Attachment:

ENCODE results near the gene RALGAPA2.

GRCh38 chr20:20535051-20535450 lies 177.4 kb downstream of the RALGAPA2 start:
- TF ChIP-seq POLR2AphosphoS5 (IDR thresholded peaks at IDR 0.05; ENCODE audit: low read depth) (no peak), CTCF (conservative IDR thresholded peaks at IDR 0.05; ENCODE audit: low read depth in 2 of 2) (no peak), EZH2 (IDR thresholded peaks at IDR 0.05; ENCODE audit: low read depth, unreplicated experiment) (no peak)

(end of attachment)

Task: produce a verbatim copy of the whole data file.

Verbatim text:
ENCODE results near the gene RALGAPA2.

GRCh38 chr20:20535051-20535450 lies 177.4 kb downstream of the RALGAPA2 start:
- TF ChIP-seq POLR2AphosphoS5 (IDR thresholded peaks at IDR 0.05; ENCODE audit: low read depth) (no peak), CTCF (conservative IDR thresholded peaks at IDR 0.05; ENCODE audit: low read depth in 2 of 2) (no peak), EZH2 (IDR thresholded peaks at IDR 0.05; ENCODE audit: low read depth, unreplicated experiment) (no peak)